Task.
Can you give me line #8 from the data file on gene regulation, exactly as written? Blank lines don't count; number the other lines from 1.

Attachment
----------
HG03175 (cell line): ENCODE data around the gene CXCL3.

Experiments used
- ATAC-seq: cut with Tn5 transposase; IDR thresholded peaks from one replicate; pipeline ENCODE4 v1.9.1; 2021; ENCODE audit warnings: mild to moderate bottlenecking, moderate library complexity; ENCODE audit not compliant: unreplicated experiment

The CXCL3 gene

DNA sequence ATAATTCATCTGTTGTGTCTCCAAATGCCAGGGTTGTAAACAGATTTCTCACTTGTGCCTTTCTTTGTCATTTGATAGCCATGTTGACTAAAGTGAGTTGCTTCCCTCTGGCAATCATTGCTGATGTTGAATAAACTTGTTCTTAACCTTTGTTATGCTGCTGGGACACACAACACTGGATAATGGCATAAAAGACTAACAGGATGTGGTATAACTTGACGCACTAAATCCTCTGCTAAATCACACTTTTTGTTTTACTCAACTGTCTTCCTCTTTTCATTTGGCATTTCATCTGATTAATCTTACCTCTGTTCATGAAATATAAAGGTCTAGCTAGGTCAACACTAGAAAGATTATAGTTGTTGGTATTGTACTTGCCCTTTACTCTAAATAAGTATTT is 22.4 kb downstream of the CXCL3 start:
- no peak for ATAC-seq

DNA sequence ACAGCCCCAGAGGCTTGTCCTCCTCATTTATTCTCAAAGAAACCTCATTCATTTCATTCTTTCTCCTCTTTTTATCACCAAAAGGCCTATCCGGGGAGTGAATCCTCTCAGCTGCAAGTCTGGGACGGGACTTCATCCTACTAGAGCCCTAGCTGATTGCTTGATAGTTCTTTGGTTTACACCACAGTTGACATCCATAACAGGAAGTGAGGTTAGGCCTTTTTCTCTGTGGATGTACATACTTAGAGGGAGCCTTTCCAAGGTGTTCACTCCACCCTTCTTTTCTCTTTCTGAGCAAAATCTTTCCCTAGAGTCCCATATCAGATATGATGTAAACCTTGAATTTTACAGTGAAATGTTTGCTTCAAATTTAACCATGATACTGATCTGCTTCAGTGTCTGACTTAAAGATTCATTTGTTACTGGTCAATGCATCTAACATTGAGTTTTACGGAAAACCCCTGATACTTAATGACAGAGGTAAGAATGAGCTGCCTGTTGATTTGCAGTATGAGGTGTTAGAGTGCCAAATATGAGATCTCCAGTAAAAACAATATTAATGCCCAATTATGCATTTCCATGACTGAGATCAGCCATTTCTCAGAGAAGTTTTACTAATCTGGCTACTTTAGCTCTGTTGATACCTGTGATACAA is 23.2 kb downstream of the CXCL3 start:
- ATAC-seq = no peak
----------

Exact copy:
- ATAC-seq = no peak